Contributing something to this music that maybe nobody else could play on, they like it, and a smile comes to my face.

(Freddie Hubbard)

Tucked in the northern tip of Scandinavia, and practically a bridgeway to the largest landmass in the world, Russia, sits a rather calm and unruffled country of a population less than 6 million, and ranks as one of the most stable habitations in the world. Where government corruption is almost invisible, educational system highly admired, and SPA relaxation is limitless, Finland is said to have about over 3 million saunas for more than half of the population.

Not many know, perhaps, that Finland is also home to a very lively music scene. It surpasses its neighbors Sweden and Norway, for example, in hosting the greatest number of metal bands per capita in the world—approximately 53 bands for every 100,000 inhabitants. In the genre of jazz, like most of its Nordic brothers, Finnish jazz musicians sprouted during the arrival of American immigration in 1926. Although the word “jazz” itself surfaced earlier, before 1920, but because of the country’s traditional ties with German and Russian marches and waltzes, it was not until the 1920s and 1930s when young jazz enthusiasts could finally listen to Count Basie, Benny Goodman or Duke Ellington.

Today, a highly acclaimed trumpeter and progressive key instrumentalist has brought Finnish jazz to a loftier level. Jukka Eskola, a product of the prestigious Sibelius Academy in Helsinki, is busy trotting music clubs and jazz festivals around the world with his three bands Jukka Eskola Quintet, Jukka Eskola Orquesta Bossa and Jukka Eskola Soul Trio. He is marked for his lyrical interpretation and crisp rendition of jazz classics and his own compositions. Jukka also garnered the Sony Prize in 2006 and Pori Jazz Artist of the Year award in 2007. This year, he and his band have been invited to the Montreux Jazz Festival Japan, a project commenced in 2015 as a collaborative effort to bring Japan and Scandinavian jazz closer together. The Swiss Montreux Jazz Festival itself has been celebrated for over 50 years. The music parade is coming to the Nihonbashi Music Hall in Tokyo on October 12-14 with a red carpet of Japanese and international top musicians.

Jukka talks about his love of music and involvement with the Montreux Jazz Festival in Japan.

The Early Years

“Surprisingly, I come from a family with absolutely no musical background. The nearest musician relative was my uncle, who used to have a band in the 60s. His band was backing up some local singers, but secretly getting into jazz, and naturally The Beatles. But, the real push that drove me towards music came from my older brother Jari, five years my senior. He began music classes from the age of nine, and I basically followed his footsteps when I turned nine myself. He played the alto sax, so naturally I went for another direction and chose the trumpet just by coincidence.

My hometown Kuopio had three wind bands at that time, so there was an innate tradition for brass instruments there. From nine years old I played weekly in an orchestra, which turned out to be a real good school and built up nice routines for me. A little later, I started to get more interested in rhythm-based music and jazz, as opposed to simply classical style. There were a couple of decent big bands in my hometown that I really loved playing with. When I got a little older, around 15-18, I joined a few smaller bands. Since some of the band members were a lot older than me, I learned a lot from them. During that time acid jazz and bands with horn sections, such as Jamiroquai, the Brand New Heavies and Incognito where quite popular. I found myself into that kind of music, too. Though I played in some musicals at the Kuopio City Theatre, I still did not think I would become a musician, until I was 19 years old when I started to realize that being a musician could actually work out. I got a call to do a TV show in Helsinki as a substitute for the show’s regular trumpet player. Playing those gigs with that band convinced me that my quality of playing was rather equal to those of the professionals, and that was when I decided to give it a shot.”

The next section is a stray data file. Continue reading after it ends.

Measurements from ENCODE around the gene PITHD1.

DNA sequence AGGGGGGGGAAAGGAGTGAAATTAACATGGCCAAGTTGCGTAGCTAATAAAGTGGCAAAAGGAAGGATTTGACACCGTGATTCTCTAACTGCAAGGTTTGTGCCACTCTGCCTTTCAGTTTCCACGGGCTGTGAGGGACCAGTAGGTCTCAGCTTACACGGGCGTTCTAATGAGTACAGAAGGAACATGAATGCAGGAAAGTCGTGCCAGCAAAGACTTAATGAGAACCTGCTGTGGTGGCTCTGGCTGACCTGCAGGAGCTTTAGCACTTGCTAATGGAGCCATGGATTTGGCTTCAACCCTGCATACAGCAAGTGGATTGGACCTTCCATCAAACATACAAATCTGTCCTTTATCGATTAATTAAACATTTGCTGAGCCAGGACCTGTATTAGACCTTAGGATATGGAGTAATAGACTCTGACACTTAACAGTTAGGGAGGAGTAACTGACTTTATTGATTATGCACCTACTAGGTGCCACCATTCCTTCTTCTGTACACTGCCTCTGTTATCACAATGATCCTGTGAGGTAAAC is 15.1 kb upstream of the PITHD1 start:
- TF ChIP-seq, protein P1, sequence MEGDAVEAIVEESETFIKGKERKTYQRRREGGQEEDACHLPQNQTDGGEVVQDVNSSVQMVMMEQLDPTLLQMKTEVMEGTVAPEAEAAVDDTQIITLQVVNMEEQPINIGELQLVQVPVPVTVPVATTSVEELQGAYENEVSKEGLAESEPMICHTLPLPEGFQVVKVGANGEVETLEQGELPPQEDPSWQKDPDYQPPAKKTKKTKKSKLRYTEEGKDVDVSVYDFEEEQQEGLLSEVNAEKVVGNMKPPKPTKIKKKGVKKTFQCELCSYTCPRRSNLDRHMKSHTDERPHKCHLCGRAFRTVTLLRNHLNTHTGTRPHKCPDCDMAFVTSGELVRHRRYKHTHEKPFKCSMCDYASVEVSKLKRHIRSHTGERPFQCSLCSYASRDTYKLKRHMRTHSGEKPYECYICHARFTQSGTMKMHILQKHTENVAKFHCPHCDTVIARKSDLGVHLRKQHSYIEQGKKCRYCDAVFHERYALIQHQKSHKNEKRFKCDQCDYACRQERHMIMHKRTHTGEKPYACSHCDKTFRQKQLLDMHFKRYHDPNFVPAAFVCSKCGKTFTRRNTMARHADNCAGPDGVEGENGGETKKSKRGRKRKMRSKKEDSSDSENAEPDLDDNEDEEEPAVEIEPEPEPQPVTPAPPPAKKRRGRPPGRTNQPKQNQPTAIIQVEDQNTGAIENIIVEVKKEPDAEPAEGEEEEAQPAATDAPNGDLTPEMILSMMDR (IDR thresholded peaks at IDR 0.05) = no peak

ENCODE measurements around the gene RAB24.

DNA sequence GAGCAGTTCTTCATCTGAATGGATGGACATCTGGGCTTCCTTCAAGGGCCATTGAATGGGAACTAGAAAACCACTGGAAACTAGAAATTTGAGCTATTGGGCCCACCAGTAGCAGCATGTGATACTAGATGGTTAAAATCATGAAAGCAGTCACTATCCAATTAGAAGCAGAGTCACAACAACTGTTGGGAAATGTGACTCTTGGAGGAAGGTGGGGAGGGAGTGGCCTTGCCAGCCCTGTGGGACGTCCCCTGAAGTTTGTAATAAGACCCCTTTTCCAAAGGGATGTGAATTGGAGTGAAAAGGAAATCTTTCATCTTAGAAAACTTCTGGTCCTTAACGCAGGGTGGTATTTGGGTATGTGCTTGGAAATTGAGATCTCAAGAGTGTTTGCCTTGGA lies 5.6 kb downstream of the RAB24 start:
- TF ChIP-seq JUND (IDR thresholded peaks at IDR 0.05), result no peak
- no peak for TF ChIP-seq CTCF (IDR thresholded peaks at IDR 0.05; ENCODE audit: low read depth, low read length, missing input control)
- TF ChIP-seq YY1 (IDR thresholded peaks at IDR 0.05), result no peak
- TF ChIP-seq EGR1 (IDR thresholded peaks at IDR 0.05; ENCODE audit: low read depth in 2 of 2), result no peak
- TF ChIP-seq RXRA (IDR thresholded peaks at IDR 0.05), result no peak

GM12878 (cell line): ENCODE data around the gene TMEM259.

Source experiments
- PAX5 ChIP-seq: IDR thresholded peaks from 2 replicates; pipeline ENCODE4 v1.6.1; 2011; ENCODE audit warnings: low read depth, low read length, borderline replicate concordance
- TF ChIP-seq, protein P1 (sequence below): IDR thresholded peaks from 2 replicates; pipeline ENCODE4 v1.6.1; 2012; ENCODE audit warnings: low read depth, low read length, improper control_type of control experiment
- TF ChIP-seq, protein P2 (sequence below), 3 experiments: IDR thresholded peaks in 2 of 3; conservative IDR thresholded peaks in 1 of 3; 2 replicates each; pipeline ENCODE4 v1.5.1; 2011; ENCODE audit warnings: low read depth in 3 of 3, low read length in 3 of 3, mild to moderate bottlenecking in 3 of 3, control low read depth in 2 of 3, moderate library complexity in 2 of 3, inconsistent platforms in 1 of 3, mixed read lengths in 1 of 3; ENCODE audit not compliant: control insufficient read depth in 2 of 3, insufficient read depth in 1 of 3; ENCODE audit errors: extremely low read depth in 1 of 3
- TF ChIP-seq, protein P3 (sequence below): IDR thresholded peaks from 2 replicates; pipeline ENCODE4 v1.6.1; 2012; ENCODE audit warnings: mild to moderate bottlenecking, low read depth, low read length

Moving To Helsinki

“I entered the Pop/Jazz Conservatory in Helsinki, which paved the way for my serious studies in music. I diligently practiced properly for the first time in my life, and started to understand how to improvise and what it takes to play chord changes. Before that, I was mainly playing by ear and not really understanding that playing the trumpet needed everyday practice, just like a top athlete would do. I was immensely inspired by the great American trumpet players Clifford Brown, Freddie Hubbard, Kenny Dorham and Clark Terry to name a few. During that time in school I learned to know a lot of musicians mainly in the Finnish pop scene whom I still work with today. In 2001 I got in the Jazz Department of the prestigious Sibelius Academy, which is a university level jazz school. From then on, my jazz career started to evolve. Twenty years later, I have released seven solo albums and have been featured in over 200 albums. I have also been travelling a lot around the world doing almost 200 gigs a year for the last 15 years. That is quite a lot.”

Finland Jazz Scene

“I was not exactly around in the heart of the Finnish jazz scene as I moved to Helsinki in 1998. But, as far as I know the scene has taken massive leaps forward. There has been a proper jazz scene in Finland since the 50s and early 60s, though it has always been quite a small community. Naturally in the 60s great American musicians came and played in Finland, and jammed with some of the local musicians who learned a lot from them. Some of those locals are still playing today, and whom I even have the privilege to play with. In the 80s the scene moved forward when the Jazz Department at the Sibelius Academy was founded, then some Finnish players went to live and study in the US. They brought the knowhow back to Finland and it has been an evolving circle all the time. Around 2005-2010, there was a big boom during the active time of Ricky-Tick Records and the Five Corners Quintet. We have been reaching out to the younger audience that has been luckily going more often to concerts. Finland at the moment has a lot of good jazz players, and more vibrant activity in the music field.